This article first appeared in the Morning Brief. Get the Morning Brief sent directly to your inbox every Monday to Friday by 6:30 a.m. ET. Subscribe
Wednesday, December 7, 2022
Another month, another strong jobs report.
News last Friday that some 263,000 jobs were created in November showed the Federal Reserve's efforts to slow the economy and bring down inflation remain a work in progress.
Next week, the Federal Reserve will meet and likely vote to raise interest rates another 0.50%.
The central bank's goal in raising interest rates this year has been clear: Bring down inflation. Specifically, by slowing the pace of spending from businesses and consumers.
As the Financial Times reported Tuesday, on the business and investor front, big bank CEOs are certainly hearing more caution from clients as we head into 2023.
But on the consumer side, the situation for the Fed is more challenging.
And the consumer, as ever, is the bulk of the story for the U.S. economy. Consumer spending accounts for about two-thirds of GDP. Shelter, food, clothes, and vacation all fit under this umbrella.
We've written in this space before that as goes the housing market, so goes the economy. But this idea is just a way of saying housing is the largest expense for most consumers.
Consumers — you, me, our friends and family — are the biggest engine of economic growth. And currently Fed Chair Powell's biggest economic problem.
In an email last week ahead of this jobs data, Neil Dutta, head of economics at Renaissance Macro, highlighted card transaction data from the Bureau of Economic Analysis, which showed consumer spending running roughly 11% above pre-pandemic levels in the first two weeks of November.
As the following chart from Dutta shows, on a week-to-week basis, spending against 2019 has been volatile, suggesting a series of apparent head fakes on the health of U.S. consumers.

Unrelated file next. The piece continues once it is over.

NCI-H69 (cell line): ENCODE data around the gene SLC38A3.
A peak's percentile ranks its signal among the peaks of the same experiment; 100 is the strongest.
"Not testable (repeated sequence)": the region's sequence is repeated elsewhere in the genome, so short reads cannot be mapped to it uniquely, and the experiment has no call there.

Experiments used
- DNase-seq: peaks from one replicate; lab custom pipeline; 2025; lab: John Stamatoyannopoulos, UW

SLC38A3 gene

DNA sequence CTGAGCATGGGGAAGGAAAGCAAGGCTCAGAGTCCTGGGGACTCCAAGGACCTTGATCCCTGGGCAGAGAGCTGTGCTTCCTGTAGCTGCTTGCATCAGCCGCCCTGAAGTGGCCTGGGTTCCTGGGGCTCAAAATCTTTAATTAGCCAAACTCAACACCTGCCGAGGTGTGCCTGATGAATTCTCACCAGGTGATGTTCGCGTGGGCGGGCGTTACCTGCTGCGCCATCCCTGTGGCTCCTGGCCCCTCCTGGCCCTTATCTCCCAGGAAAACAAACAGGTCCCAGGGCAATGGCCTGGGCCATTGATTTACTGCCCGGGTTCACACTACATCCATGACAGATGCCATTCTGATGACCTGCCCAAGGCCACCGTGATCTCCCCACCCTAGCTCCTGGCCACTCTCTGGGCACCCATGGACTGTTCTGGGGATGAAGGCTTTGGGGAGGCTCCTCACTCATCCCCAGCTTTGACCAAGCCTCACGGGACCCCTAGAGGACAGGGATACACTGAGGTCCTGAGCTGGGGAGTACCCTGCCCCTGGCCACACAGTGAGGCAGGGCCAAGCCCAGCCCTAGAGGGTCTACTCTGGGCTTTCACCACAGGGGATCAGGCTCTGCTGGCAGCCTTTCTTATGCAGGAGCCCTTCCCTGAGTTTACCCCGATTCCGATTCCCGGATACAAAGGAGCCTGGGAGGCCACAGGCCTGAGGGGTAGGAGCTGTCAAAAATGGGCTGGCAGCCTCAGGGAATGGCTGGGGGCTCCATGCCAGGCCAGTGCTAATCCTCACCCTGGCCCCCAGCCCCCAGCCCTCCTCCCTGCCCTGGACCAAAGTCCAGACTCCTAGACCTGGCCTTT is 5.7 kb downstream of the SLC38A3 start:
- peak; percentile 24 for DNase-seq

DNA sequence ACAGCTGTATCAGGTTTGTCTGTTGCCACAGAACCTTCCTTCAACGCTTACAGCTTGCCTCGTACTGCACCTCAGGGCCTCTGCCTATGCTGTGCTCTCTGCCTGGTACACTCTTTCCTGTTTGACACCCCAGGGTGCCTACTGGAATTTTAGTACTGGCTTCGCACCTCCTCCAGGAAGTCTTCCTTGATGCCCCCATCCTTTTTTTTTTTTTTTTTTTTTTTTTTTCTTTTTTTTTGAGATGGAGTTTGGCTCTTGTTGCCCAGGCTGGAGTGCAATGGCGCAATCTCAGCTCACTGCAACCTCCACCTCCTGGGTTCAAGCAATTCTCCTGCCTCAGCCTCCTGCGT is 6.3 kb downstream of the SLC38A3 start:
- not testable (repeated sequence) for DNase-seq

But when smoothed to reflect the four-week average change against the last year before the pandemic, we see steadier growth in spending nearing 10%.
"There is room for consumers' spending to remain solid," Dutta wrote. "If you look at the latest data, consumers are simultaneously seeing an increase in their real incomes as gasoline prices drop and drawing down their excess saving."
Not all retailers, of course, are quite as optimistic in their assessment of the current environment.
Speaking with Yahoo Finance this week, Costco (COST) CEO Craig Jelinek said there are some signs of consumers behaving more cautiously. High-end jewelry and high-end televisions were specifically flagged by Jelinek as areas where consumers are slowing purchases.
A change in some consumer habits or preferences after a frenetic year of consumption in 2021 no doubt presents operational challenges for retailers. And what Costco and Walmart tell us about the U.S. consumer is not to be dismissed.
But altered trajectories for margins or comp sales growth — two all-important metrics for retail executives and investors — don't necessarily reflect the broadest slice of consumer behaviors.
"For me the main issue is straightforward," Dutta wrote. "For all the talk about long and uncertain lags, the Fed has increased the federal funds rate by 400 basis points over the last year and during this time, nominal consumption [has been] stable."
And as consumption stays firm, the Fed will remain resolute in keeping interest rates high, which means Powell's biggest problem is really the market's biggest problem — the U.S. consumer just won't quit.
What to Watch Today
MBA Mortgage Applications, week ended Dec. 2 (-0.8% during prior week)
Nonfarm Productivity, Q3 final (0.7% expected, 0.3% during prior quarter)
Unit Labor Costs, Q3 final (3.0% expected, 3.5% during prior quarter)
Consumer Credit, October ($28.000 billion expected, $24.976 during prior month)
Brown-Forman (BF.B), Campbell Soup (CPB), C3.ai (AI), GameStop (GME), Korn/Ferry (KFY), Lovesac (LOVE), Ollie’s Bargain Outlet (OLLI), Sportsman's Warehouse (SPWH), Thor Industries (THO), United Natural Foods (UNFI), Verint Systems (VRNT)